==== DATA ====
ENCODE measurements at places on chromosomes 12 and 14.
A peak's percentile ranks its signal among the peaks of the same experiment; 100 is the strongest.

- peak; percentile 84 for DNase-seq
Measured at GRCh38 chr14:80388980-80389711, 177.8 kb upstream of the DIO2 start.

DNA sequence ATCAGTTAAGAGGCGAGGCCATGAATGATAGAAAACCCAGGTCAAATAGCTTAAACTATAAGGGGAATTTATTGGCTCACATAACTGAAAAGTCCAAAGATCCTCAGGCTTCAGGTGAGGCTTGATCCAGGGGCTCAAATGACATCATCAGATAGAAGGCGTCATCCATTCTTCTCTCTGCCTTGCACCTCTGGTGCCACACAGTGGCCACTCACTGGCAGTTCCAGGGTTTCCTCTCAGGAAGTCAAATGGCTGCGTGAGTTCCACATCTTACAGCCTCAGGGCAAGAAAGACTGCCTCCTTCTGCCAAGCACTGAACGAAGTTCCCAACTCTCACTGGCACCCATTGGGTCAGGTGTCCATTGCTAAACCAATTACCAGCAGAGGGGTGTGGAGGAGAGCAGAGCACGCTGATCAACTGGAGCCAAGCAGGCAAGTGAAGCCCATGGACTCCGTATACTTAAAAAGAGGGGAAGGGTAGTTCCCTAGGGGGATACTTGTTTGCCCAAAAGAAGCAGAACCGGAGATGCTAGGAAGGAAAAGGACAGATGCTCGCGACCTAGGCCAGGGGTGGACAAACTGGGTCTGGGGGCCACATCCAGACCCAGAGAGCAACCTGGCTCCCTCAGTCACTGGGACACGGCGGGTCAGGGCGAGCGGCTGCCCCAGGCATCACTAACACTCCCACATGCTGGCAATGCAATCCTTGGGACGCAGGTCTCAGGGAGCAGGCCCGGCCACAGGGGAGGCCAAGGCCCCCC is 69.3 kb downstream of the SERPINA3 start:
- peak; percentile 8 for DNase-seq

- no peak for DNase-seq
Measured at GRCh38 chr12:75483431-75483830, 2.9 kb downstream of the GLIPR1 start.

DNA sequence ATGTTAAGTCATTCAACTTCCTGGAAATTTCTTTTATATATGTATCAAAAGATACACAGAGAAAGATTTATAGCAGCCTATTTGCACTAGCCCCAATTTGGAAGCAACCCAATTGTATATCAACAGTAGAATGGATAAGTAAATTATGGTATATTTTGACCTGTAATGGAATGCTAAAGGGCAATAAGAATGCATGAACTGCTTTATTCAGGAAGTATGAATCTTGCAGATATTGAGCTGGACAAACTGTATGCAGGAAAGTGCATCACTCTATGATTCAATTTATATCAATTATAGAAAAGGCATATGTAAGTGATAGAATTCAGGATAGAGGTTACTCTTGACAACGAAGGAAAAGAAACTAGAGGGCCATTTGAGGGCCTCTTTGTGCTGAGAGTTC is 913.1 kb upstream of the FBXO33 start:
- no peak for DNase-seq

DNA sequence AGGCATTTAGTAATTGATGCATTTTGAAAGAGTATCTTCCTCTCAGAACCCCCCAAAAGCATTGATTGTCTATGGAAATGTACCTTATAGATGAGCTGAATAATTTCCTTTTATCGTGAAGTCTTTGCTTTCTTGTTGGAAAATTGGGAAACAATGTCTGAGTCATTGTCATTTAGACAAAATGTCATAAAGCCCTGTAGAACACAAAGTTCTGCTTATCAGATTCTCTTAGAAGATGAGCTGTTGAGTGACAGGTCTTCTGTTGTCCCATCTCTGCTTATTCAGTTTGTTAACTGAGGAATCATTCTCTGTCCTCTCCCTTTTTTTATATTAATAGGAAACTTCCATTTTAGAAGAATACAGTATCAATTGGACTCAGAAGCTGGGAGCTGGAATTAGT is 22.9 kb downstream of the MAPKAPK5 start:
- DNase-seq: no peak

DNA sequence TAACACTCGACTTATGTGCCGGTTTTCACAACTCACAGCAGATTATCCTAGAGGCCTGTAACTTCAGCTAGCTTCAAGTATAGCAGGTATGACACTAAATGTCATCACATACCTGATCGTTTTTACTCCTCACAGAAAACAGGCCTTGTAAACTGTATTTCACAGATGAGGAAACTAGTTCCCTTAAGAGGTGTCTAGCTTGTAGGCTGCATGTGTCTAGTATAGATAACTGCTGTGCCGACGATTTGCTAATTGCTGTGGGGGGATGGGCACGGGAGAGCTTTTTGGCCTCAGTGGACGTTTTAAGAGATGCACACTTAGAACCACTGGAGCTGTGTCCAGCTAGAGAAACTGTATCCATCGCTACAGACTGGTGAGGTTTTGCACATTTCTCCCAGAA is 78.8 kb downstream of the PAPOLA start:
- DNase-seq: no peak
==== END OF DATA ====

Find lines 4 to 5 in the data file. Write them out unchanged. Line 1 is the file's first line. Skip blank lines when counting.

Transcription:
Measured at GRCh38 chr14:80388980-80389711, 177.8 kb upstream of the DIO2 start.

DNA sequence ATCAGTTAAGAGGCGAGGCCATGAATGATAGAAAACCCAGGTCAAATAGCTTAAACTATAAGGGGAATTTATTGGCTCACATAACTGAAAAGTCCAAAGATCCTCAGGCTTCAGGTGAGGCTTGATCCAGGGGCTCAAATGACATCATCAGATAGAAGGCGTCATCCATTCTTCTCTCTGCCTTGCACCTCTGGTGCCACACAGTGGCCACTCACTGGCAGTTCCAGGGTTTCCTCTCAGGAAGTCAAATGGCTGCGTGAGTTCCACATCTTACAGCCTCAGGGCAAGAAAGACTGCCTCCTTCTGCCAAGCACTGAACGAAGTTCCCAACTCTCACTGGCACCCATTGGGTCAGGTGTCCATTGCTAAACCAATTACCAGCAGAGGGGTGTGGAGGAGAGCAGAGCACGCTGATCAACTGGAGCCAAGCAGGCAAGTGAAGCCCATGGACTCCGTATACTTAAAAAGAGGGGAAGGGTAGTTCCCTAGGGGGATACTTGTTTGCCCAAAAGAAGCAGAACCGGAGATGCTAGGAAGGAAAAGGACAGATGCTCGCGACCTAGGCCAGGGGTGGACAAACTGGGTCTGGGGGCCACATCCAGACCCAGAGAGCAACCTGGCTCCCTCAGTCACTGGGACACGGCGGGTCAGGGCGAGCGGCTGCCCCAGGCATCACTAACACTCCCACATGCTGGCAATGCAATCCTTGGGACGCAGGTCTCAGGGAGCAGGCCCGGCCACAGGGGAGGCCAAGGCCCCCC is 69.3 kb downstream of the SERPINA3 start: